Etihad Airways and Boeing announced a first-of-its-kind “eco partnership,” back in 2019. The new Etihad Boeing 787 Dreamliner was delivered in January 2020 and is being used to test products, procedures and initiatives designed to reduce aircraft carbon emissions. The delivery flight used biofuel that cut emissions by 30%.
Among its early missions? A special “eco flight” from Abu Dhabi to Brussels during Abu Dhabi Sustainability Week in January 2020.
At a press conference in 2019, Etihad CEO Tony Douglas highlighted how new and comparatively fuel-efficient their fleet is. He said the average age of an Etihad plane is 16, making it one of the younger big carriers: “We’re like a millennial and like all good millennials, they’re really focused on the environment and the sustainability agenda.”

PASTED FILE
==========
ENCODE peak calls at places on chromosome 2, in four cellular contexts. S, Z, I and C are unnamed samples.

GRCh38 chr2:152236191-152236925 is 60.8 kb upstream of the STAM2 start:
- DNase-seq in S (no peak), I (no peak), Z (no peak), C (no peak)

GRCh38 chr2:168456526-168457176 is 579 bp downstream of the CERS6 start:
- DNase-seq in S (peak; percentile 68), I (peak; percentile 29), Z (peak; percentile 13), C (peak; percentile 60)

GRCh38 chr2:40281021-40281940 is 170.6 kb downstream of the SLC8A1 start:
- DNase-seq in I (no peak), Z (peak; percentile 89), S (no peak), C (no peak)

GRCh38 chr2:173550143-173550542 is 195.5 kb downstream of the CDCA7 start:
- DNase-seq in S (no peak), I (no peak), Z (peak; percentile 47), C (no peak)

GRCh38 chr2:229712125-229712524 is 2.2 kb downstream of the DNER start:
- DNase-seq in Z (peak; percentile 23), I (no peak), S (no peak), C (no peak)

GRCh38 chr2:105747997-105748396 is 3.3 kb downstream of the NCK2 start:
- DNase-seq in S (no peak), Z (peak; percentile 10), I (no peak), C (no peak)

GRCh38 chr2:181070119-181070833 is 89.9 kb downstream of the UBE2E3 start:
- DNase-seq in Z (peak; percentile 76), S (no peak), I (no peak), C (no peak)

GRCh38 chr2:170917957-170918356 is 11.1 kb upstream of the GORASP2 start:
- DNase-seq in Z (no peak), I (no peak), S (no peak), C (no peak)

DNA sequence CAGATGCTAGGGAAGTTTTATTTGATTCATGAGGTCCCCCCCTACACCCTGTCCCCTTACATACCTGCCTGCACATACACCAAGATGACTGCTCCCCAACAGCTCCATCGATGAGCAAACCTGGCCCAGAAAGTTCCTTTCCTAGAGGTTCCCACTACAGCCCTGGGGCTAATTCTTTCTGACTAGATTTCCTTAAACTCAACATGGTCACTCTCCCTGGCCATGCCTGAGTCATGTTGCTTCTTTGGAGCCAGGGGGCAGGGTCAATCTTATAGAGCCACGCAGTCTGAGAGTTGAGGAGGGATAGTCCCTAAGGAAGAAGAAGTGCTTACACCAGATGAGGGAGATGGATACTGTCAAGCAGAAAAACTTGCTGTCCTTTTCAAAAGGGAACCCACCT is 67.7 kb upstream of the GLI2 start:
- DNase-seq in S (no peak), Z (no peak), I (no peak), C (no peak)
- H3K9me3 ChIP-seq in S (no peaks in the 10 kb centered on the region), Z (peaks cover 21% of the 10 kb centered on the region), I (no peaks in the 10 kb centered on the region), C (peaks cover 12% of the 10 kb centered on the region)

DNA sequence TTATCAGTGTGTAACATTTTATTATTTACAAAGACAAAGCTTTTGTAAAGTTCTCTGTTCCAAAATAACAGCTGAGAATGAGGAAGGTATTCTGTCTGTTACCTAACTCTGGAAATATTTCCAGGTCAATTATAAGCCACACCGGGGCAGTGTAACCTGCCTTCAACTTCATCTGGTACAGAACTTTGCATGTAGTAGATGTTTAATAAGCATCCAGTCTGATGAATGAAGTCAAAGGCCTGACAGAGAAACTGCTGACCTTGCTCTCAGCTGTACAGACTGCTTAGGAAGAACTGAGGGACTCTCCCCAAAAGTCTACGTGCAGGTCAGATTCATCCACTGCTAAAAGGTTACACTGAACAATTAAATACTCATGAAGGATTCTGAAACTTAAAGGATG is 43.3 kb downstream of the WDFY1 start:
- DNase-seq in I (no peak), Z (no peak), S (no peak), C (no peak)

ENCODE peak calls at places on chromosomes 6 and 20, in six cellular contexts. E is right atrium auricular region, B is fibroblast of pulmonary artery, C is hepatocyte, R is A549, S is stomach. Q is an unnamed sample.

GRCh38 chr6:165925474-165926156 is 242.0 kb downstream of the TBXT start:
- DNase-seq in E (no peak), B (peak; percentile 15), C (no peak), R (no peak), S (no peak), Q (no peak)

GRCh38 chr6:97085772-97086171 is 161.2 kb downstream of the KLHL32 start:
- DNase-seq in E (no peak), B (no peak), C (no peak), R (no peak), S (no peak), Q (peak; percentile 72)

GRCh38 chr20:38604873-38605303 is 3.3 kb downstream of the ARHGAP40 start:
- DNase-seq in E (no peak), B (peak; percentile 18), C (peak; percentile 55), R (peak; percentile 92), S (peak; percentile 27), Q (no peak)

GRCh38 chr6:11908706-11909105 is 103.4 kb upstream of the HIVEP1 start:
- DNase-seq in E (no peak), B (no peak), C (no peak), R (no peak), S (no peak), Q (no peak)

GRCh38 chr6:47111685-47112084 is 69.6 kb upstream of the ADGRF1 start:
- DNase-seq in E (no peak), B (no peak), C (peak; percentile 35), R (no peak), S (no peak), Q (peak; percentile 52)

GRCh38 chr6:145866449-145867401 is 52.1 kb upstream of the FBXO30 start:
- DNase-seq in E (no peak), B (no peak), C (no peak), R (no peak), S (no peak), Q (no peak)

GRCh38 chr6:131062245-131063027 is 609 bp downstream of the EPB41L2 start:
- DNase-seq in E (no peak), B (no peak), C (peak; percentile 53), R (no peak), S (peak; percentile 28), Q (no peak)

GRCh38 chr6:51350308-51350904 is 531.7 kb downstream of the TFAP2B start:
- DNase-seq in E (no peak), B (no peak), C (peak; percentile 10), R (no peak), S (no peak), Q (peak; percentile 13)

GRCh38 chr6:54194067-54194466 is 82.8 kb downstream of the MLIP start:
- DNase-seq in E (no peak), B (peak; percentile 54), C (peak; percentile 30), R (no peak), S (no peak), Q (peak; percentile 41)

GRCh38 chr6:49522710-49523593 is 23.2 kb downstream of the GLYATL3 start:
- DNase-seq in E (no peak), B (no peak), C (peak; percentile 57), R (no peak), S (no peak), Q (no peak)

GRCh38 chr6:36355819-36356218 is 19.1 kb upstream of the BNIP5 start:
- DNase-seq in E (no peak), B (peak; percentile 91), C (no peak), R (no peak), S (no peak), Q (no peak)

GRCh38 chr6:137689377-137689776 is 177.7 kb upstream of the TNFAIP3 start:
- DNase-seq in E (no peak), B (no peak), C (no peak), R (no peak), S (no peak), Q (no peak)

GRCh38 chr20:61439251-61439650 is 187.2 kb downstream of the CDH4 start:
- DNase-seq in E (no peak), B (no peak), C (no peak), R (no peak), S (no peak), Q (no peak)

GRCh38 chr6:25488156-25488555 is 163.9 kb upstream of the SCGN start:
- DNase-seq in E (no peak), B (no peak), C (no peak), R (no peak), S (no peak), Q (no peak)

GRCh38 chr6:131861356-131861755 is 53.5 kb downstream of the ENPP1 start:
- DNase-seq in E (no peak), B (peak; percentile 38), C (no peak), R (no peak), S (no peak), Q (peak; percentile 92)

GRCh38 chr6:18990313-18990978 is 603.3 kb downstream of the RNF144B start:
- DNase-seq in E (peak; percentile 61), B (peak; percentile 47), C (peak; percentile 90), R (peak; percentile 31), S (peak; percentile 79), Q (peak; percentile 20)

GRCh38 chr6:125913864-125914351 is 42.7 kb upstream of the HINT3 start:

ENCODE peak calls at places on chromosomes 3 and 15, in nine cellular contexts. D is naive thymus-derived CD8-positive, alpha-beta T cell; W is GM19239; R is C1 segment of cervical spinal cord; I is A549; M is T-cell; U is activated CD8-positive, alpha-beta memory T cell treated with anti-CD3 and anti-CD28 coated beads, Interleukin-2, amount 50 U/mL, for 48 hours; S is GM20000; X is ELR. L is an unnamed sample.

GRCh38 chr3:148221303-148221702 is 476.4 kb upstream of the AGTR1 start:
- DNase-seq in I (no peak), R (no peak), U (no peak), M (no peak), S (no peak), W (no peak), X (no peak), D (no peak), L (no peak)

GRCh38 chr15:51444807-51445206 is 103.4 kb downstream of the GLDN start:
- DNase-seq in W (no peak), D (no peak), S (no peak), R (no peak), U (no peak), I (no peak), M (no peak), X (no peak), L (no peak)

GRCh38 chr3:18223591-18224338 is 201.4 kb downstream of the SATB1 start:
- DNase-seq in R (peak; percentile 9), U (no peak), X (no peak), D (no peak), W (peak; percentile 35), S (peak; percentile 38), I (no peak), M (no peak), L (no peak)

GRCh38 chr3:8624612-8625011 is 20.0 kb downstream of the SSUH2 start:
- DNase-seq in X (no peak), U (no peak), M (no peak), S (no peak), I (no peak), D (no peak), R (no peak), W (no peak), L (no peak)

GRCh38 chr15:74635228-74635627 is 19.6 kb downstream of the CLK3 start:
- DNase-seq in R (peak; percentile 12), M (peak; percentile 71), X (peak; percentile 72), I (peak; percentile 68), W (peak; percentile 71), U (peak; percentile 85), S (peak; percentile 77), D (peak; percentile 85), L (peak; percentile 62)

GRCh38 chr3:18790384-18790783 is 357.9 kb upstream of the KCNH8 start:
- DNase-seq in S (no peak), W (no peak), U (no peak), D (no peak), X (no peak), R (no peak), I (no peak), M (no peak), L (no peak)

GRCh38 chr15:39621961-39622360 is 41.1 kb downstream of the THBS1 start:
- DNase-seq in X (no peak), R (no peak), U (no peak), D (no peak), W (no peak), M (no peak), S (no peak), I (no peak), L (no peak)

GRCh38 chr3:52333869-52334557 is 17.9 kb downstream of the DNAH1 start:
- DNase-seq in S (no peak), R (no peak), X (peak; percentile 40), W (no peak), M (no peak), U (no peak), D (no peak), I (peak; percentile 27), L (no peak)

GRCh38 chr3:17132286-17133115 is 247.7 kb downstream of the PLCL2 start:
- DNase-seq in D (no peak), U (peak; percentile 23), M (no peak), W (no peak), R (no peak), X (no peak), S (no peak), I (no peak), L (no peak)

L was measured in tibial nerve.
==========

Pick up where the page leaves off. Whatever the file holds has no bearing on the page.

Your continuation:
Etihad is also building a massive addition to what it calls its “Eco-Residence,” a sustainable apartment complex for the airline’s cabin crews that opened in 2017.
Other international carriers
Malaysia Airlines tells TPG, in 2021 they set new climate goals which include “a target to achieve net zero carbon emissions by 2050 – a goal set with Oneworld alliance partners – and also a commitment to work towards bringing several aspects of the business up to industry-leading standards in line with the United Nation’s Sustainable Development Goals for 2030.”
Lufthansa has already started using Neste’s sustainable aviation fuel, blended with fossil jet fuel on flights departing from Frankfurt. The two companies have been partners on environmental efforts since 2011.
Carbon offsetting has become a focus for airlines around the world, but particularly those based in Europe. Air France, British Airways, Emirates and Qantas, among others have enacted plans to offset the environmental effects of their flights with carbon purchases and other efforts.